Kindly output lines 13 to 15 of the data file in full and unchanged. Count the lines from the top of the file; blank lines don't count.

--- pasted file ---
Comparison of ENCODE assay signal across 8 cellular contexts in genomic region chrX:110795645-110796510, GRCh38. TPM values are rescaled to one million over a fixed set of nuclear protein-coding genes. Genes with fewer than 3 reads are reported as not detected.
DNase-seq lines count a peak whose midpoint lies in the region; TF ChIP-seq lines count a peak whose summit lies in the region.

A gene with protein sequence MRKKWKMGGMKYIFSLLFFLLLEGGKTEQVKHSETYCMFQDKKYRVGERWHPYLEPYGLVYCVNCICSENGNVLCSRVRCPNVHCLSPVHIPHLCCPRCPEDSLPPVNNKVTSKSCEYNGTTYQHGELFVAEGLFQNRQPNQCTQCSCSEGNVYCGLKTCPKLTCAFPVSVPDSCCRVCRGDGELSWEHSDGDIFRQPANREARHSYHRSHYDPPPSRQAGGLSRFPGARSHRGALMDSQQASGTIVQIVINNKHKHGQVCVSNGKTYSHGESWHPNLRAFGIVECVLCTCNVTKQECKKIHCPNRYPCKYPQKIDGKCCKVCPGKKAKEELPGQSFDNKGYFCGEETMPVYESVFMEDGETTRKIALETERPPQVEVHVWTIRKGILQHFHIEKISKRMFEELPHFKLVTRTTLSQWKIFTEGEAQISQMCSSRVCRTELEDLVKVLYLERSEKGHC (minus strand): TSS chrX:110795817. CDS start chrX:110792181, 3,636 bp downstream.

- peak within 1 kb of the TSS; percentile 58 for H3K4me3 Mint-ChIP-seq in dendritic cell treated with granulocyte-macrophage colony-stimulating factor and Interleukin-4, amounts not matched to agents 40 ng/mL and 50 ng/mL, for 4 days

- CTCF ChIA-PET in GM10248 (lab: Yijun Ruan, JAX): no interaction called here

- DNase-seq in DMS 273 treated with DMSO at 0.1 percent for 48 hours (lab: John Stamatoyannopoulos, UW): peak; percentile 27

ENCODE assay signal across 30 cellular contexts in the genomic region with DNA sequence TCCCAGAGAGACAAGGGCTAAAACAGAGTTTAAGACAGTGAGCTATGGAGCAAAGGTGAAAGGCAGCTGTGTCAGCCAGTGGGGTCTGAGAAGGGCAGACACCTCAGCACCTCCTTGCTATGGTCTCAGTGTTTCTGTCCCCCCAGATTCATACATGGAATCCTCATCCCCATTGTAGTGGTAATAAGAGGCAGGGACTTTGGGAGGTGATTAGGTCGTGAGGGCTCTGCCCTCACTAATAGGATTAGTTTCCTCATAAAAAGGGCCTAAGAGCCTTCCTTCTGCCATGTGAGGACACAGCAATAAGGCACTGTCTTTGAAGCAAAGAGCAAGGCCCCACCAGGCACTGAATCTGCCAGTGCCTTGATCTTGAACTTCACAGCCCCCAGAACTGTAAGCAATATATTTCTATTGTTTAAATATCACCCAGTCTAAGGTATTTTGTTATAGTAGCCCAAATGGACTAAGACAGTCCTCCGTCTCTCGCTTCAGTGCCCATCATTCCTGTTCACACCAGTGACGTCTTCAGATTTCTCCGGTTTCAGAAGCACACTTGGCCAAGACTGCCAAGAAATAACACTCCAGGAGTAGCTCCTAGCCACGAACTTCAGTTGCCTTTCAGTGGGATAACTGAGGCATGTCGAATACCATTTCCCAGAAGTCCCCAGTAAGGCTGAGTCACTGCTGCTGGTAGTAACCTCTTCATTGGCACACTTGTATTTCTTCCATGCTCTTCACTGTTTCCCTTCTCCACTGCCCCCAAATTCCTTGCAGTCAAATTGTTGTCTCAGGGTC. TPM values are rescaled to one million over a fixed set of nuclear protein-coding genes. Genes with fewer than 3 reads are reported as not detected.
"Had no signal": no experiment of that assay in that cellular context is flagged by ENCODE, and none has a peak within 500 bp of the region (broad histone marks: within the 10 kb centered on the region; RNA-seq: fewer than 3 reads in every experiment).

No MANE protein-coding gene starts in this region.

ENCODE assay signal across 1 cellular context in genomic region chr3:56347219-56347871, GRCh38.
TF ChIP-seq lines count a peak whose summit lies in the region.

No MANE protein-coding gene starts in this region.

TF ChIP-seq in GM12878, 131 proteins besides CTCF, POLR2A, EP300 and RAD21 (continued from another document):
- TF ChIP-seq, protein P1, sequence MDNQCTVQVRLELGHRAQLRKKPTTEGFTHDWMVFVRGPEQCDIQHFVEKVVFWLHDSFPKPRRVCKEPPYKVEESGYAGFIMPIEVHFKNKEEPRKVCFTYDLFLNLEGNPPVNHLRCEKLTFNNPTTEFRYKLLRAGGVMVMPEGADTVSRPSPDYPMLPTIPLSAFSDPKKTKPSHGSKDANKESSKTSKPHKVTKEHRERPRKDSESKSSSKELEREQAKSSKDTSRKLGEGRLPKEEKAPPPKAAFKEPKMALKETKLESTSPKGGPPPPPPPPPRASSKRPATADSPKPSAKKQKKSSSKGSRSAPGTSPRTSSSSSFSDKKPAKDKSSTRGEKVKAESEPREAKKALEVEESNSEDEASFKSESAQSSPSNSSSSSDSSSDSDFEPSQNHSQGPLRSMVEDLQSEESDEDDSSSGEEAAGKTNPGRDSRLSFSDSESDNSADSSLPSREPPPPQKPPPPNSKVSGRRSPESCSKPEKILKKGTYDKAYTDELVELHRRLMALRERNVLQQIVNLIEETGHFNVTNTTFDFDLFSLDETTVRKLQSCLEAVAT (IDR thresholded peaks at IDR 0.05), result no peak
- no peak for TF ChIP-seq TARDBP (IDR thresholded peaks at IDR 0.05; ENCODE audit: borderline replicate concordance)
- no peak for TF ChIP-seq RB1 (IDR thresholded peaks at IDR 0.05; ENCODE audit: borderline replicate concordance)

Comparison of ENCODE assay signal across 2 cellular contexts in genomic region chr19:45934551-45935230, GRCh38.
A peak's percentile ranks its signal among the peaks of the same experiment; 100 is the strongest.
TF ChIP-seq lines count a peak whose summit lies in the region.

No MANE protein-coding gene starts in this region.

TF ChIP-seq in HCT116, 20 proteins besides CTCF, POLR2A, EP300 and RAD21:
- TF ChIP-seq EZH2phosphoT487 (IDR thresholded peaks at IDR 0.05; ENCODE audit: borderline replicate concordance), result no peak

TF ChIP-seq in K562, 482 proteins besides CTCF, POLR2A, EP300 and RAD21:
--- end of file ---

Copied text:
TF ChIP-seq in GM12878, 131 proteins besides CTCF, POLR2A, EP300 and RAD21 (continued from another document):
- TF ChIP-seq, protein P1, sequence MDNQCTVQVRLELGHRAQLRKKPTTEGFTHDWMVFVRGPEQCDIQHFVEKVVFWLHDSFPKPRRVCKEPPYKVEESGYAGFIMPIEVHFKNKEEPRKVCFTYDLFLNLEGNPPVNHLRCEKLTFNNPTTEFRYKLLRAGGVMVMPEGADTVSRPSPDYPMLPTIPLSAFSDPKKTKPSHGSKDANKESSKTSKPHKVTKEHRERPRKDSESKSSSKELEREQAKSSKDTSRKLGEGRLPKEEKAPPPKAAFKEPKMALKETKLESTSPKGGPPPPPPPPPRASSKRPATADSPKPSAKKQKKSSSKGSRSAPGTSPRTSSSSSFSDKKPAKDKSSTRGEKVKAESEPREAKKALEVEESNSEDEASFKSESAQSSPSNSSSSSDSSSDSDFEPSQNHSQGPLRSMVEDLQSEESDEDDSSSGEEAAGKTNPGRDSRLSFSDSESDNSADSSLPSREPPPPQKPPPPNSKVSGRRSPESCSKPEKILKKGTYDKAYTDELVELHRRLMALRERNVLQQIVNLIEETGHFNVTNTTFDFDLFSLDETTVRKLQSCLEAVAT (IDR thresholded peaks at IDR 0.05), result no peak
- no peak for TF ChIP-seq TARDBP (IDR thresholded peaks at IDR 0.05; ENCODE audit: borderline replicate concordance)